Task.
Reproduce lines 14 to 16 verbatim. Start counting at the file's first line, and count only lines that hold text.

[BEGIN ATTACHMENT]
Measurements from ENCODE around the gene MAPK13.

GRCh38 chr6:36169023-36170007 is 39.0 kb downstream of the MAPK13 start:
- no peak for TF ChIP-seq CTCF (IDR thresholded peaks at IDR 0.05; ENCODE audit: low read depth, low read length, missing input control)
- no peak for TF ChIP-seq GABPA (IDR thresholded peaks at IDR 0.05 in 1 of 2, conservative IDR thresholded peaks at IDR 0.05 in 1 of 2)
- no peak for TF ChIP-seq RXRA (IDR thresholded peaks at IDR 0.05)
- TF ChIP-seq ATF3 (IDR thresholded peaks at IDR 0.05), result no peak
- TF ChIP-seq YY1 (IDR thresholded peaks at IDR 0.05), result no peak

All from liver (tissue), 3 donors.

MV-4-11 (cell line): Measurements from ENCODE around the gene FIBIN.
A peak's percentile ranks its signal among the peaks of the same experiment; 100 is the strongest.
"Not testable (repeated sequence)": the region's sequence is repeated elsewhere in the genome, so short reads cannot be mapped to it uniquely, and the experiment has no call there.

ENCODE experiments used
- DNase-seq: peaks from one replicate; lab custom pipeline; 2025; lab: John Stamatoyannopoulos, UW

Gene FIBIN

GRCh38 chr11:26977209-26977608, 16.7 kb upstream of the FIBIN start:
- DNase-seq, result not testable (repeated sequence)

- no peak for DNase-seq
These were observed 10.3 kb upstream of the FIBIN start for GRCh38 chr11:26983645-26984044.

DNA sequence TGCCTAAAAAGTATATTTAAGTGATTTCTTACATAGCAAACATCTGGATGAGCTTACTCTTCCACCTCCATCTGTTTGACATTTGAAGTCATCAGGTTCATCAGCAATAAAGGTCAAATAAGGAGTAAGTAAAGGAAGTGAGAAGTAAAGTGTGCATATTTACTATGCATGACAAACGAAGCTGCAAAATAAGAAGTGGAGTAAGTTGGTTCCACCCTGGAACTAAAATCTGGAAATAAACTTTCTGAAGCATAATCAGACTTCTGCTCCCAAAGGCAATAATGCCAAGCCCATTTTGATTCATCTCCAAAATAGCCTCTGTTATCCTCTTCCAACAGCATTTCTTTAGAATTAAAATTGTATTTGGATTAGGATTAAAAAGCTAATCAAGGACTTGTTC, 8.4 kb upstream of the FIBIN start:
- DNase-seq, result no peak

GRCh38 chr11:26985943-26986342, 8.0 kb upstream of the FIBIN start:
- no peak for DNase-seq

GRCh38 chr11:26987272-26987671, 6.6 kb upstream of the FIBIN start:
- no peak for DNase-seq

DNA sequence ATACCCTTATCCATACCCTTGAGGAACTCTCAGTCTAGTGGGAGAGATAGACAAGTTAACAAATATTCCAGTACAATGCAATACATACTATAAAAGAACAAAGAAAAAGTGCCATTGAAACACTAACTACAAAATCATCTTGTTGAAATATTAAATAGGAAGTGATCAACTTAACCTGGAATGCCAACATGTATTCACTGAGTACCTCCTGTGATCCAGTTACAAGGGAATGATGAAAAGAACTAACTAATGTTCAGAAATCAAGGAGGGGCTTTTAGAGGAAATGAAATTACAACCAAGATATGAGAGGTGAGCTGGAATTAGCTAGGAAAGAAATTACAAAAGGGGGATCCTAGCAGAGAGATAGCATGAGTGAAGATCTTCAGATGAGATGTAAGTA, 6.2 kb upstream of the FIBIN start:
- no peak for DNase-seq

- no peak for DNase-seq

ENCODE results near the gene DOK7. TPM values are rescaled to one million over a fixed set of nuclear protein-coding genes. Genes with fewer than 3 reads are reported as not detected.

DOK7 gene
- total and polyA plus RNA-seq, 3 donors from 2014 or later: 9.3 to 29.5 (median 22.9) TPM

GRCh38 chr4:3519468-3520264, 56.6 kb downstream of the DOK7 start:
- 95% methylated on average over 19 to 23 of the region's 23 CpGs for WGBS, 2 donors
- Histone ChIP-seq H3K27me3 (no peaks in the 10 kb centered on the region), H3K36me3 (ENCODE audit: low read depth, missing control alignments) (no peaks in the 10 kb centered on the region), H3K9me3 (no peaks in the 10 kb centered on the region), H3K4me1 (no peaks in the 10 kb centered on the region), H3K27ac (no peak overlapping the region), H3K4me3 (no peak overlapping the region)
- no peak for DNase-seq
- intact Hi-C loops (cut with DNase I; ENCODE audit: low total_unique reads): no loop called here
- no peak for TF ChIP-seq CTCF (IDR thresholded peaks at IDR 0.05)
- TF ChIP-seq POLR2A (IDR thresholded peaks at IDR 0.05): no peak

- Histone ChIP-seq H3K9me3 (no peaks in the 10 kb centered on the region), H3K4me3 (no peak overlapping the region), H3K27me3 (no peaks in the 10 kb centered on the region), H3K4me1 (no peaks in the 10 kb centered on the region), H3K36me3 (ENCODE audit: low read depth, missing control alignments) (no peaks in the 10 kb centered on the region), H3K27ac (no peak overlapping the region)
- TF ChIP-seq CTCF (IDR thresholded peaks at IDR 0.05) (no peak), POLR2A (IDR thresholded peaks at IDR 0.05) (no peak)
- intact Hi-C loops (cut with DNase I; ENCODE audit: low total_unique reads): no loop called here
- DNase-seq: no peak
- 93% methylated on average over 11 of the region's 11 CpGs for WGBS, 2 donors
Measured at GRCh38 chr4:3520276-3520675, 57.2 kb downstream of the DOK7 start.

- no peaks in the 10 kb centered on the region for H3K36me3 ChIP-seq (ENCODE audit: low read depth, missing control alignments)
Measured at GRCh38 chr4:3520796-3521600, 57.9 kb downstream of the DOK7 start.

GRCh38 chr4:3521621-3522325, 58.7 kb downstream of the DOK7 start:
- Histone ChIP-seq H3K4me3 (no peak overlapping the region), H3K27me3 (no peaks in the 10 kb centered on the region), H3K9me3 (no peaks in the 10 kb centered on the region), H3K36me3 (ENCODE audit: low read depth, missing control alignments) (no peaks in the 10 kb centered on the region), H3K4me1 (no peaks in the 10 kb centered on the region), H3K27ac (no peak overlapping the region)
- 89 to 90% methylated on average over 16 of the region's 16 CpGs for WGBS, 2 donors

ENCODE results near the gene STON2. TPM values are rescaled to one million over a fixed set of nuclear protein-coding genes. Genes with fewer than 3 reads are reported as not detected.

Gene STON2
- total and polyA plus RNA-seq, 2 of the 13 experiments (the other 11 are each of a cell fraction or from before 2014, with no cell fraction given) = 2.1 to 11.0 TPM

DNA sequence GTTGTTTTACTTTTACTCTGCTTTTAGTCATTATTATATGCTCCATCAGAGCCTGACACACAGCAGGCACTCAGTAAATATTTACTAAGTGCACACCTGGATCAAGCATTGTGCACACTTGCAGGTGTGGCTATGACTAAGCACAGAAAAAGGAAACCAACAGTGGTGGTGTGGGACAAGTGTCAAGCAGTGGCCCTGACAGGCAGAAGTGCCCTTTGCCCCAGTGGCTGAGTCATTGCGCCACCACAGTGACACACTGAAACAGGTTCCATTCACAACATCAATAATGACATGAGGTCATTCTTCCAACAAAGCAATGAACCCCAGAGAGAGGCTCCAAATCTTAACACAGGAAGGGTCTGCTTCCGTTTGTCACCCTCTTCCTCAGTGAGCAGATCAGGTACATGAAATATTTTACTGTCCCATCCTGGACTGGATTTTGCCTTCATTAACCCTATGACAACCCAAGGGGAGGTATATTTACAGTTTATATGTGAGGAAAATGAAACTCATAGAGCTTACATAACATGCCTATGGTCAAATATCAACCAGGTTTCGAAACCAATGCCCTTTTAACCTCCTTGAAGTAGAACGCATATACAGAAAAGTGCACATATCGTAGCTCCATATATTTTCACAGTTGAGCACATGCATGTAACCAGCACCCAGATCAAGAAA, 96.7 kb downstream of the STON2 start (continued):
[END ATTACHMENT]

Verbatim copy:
Gene FIBIN

GRCh38 chr11:26977209-26977608, 16.7 kb upstream of the FIBIN start:
- DNase-seq, result not testable (repeated sequence)